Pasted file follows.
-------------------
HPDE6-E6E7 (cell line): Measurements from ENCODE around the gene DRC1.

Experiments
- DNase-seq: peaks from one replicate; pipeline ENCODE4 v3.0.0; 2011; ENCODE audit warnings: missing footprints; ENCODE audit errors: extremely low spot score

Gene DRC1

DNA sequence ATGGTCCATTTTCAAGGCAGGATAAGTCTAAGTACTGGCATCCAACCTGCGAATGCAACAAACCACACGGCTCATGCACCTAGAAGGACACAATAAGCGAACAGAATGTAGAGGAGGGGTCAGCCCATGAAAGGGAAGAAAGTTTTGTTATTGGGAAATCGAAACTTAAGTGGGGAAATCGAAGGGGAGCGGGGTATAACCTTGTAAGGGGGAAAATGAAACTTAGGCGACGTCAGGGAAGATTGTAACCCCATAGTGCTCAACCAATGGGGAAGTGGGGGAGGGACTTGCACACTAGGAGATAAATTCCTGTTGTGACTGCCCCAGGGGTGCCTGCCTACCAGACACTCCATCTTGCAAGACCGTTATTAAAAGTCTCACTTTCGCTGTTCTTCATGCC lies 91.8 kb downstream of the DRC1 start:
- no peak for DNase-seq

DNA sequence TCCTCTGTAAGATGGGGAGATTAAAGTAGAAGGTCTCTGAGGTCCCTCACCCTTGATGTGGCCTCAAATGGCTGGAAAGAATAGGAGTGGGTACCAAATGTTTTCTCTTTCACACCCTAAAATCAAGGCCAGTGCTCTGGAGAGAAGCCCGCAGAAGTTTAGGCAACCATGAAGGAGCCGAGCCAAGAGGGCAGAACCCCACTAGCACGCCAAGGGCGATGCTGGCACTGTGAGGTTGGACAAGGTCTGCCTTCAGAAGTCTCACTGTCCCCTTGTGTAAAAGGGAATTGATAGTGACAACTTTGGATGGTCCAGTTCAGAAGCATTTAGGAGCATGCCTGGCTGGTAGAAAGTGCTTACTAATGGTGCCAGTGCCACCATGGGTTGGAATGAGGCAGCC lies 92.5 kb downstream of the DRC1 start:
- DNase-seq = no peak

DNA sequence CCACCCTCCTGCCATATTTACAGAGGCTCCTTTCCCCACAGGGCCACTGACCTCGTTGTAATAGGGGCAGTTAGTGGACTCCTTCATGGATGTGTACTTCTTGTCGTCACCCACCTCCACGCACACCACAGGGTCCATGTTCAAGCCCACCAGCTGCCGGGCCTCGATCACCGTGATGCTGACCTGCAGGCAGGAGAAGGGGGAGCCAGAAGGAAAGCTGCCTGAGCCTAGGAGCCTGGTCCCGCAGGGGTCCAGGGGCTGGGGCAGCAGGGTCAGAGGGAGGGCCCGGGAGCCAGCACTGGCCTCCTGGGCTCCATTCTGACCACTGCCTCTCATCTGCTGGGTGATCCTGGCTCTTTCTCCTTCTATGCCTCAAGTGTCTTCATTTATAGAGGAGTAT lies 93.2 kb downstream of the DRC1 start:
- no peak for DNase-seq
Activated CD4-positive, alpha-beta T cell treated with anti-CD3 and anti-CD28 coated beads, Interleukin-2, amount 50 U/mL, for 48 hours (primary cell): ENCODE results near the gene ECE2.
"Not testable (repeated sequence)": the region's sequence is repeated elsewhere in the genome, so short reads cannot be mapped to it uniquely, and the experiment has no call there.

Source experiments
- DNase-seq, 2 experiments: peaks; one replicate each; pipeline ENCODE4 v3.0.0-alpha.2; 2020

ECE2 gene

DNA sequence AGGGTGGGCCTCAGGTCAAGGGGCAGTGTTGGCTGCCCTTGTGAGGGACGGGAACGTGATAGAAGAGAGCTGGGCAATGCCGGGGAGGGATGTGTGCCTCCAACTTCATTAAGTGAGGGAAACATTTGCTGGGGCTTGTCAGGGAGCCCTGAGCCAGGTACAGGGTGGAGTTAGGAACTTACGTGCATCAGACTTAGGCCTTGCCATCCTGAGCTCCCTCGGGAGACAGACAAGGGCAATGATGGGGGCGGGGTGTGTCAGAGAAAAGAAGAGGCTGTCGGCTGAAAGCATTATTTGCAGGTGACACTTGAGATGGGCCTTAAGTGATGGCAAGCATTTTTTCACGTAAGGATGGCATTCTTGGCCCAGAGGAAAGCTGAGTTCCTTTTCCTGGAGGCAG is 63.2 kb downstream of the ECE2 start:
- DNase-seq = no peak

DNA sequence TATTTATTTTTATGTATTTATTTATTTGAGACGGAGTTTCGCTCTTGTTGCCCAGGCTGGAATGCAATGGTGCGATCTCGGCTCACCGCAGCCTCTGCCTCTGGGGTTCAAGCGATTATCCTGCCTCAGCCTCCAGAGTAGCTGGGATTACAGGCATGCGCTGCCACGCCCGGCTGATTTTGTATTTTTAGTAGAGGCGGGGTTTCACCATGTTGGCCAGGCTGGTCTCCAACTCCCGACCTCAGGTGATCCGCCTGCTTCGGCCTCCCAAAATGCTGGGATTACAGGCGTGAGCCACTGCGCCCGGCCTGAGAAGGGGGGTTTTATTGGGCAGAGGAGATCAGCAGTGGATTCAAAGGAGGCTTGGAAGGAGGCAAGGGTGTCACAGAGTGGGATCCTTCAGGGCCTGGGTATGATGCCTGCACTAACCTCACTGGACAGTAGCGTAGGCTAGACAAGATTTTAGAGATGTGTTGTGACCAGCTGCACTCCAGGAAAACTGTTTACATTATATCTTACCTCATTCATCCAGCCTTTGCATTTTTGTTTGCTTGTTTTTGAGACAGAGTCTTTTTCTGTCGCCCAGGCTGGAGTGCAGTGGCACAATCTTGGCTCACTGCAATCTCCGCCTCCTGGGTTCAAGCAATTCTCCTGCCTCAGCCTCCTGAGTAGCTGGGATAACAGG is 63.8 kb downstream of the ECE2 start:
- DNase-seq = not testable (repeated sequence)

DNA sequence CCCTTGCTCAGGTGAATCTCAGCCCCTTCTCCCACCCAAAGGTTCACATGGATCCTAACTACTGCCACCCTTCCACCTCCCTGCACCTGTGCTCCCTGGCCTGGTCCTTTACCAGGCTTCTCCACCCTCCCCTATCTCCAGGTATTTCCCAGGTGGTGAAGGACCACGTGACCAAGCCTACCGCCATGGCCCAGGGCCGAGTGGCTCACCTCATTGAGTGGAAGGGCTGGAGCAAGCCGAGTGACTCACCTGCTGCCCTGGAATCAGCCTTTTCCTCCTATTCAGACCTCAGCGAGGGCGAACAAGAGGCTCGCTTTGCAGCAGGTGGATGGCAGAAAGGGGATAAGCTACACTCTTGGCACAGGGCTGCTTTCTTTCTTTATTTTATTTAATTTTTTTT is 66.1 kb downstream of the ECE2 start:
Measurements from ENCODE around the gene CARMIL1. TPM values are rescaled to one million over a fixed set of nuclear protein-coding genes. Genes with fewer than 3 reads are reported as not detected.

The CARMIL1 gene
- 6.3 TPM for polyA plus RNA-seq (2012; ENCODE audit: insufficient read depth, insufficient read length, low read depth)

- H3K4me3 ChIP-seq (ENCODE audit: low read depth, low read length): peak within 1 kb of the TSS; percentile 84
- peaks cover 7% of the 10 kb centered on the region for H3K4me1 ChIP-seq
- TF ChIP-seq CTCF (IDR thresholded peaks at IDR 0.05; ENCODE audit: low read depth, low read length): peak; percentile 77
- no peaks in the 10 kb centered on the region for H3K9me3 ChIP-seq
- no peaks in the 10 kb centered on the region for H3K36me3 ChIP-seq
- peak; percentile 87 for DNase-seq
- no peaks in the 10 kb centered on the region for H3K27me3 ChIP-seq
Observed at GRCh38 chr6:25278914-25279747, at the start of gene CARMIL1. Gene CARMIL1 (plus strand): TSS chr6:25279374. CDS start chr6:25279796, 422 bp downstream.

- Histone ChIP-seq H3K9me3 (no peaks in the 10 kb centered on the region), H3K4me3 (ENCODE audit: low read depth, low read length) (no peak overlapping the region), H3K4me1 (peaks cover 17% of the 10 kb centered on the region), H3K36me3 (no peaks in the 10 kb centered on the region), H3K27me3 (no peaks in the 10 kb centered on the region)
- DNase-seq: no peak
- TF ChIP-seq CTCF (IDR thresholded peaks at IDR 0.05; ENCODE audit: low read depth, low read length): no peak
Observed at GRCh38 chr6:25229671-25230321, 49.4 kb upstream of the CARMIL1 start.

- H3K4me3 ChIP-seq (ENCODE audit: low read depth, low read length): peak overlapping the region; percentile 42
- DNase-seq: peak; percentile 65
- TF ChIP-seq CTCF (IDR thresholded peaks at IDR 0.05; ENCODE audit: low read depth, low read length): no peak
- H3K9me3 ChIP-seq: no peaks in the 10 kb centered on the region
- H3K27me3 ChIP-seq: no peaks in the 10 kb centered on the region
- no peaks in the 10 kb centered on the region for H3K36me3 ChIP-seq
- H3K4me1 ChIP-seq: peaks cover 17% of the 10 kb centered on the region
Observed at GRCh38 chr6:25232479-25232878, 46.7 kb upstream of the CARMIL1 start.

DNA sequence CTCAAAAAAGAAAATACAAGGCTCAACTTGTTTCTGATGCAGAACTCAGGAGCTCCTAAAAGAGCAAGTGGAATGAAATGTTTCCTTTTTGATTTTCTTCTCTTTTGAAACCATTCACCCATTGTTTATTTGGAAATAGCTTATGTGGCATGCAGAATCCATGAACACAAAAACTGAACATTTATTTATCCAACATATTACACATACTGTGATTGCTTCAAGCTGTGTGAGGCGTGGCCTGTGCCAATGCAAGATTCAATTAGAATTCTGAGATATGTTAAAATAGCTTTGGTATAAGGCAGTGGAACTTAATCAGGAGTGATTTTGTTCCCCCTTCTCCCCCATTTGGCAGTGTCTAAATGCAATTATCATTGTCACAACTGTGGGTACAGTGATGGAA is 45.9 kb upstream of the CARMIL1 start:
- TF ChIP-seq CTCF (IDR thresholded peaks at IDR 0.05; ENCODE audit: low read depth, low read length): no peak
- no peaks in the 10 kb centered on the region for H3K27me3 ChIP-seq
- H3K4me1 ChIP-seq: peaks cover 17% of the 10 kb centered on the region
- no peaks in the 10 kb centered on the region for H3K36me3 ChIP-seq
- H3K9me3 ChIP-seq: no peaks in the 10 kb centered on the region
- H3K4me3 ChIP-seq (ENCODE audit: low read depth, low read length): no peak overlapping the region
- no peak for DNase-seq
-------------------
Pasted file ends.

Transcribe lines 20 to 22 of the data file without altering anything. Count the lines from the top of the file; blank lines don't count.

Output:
DNA sequence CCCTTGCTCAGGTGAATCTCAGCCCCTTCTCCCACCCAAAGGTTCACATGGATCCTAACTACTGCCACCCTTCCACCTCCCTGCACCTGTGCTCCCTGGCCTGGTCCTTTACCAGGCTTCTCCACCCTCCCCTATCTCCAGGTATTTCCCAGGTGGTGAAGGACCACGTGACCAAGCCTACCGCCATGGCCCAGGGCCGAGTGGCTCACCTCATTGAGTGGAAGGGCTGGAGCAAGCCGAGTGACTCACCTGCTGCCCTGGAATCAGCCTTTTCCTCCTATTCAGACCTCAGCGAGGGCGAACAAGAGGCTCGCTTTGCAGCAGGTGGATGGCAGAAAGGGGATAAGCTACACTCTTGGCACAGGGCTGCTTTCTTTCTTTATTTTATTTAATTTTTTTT is 66.1 kb downstream of the ECE2 start:
Measurements from ENCODE around the gene CARMIL1. TPM values are rescaled to one million over a fixed set of nuclear protein-coding genes. Genes with fewer than 3 reads are reported as not detected.

The CARMIL1 gene